Hanks has one more film coming out this year — Catch Me If You Can, directed by Spielberg and co-starring Leonardo DiCaprio. Beyond that, he said he has "no plans," and posed for more pictures with happy strangers who wanted to wish him well on his birthday.
More tomorrow on Perdition and the birth of movie producer Rita Wilson (Mrs. Hanks)...
Just in case you were wondering, we know it from the source: DreamWorks SKG will not be bailing out the Universal Music Group.
There has been much speculation in the last few days that, with the disaster at Vivendi Universal, the company would spin off its profitable and successful music division (home to Eminem, Nelly and Ja Rule, among others). The thinking was that DreamWorks would wind up taking Universal/Interscope/Def Jam/Motown etc. and moving it into its own house.
Not so, Jeffrey Katzenberg told me at the Perdition premiere.
"We have enough on our plates, and we're having fun. We already have a great record division. Are they having fun over there?" he asked, rhetorically.
They're having a lot of success, I countered.
"But no fun," he replied.
In fact, Katzenberg is probably having more fun than he has a right to in cynical Hollywood. DreamWorks has produced 2.5 Best Picture Oscars in the last three years (American Beauty, Gladiator and their share of A Beautiful Mind). Shrek was a phenomenal hit, and also won an Oscar. Now Perdition, Catch Me If You Can and a non-violent Jackie Chan movie will make 2002 a huge year for them. Not bad for a studio just celebrating its seventh year in business.
What is Katzenberg looking forward to next? July 2, 2003 — Sinbad. Brad Pitt is the main voice. The others belong to Catherine Zeta-Jones, Joseph Fiennes and Christine Baranski. "We've proved we can make serious hits in live action, now we're going to do it with animation," Katzenberg said.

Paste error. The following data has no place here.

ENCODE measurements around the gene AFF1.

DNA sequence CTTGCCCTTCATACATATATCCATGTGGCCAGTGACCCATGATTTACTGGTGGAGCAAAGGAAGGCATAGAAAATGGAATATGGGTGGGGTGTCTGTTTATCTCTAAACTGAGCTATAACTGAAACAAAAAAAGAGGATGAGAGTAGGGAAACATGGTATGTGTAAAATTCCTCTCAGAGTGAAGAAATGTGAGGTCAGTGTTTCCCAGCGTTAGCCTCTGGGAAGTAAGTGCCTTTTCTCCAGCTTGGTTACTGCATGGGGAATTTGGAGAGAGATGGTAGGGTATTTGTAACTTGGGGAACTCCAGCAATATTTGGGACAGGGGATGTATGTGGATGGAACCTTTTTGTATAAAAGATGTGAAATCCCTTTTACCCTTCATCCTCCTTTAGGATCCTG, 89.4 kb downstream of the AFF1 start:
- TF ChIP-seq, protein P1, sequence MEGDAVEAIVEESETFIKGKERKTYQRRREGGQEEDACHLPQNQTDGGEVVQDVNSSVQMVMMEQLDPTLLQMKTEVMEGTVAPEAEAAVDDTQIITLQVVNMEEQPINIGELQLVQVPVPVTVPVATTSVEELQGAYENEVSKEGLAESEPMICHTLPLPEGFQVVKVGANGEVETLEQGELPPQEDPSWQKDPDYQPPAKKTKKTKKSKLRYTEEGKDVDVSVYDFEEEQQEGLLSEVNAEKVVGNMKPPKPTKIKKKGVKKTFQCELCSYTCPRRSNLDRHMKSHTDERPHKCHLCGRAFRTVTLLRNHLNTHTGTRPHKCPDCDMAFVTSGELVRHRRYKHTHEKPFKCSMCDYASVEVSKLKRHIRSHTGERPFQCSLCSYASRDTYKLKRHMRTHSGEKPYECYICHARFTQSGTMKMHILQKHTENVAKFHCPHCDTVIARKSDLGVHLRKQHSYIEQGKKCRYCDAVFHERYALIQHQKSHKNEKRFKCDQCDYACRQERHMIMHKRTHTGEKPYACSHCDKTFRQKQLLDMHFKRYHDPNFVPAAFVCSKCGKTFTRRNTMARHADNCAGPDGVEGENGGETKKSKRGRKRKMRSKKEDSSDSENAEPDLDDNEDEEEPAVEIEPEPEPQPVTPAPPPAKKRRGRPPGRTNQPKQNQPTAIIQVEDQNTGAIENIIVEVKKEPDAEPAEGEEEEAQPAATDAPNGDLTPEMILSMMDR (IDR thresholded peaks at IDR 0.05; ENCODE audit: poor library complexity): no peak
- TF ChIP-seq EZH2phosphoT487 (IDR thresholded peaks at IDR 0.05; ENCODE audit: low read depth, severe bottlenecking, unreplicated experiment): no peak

Circle that date — because he will, rest assured.
After 21 years of tabloid headlines announcing that their marriage was on the rocks, you'd think there would be fireworks when Valerie Bertinelli and Eddie Van Halen finally called it quits. Instead, hardly anyone noticed.
You've got to give this couple credit. I think they stayed together just to spite the naysayers. When I visited them in 1993 at their Bavarian French country manse in Studio City they were happy as clams. Of course, Eddie was dealing with constant rehab issues and Val was adjusting to not being the star of a TV series, but it looked like they were going to make it after all.
The last couple of years were spent with Eddie struggling with cancer (he's clean now, thank goodness). Bertinelli, ordinarily a work horse, has been pretty absent from the small screen for the last five years. For a while she was turning out a blockbuster TV Movie once a year, but now it seems that maybe all those things were working against them. Or maybe the thought of Sammy Hagar and David Lee Roth touring together was the straw that broke the camel's back. Either way, look for little Wolfgang B. Van Halen to star in a sitcom about a teen garage band led by a kid from a broken home in Hollywood by the 2006-07 season. They'll call it One Riff at a Time.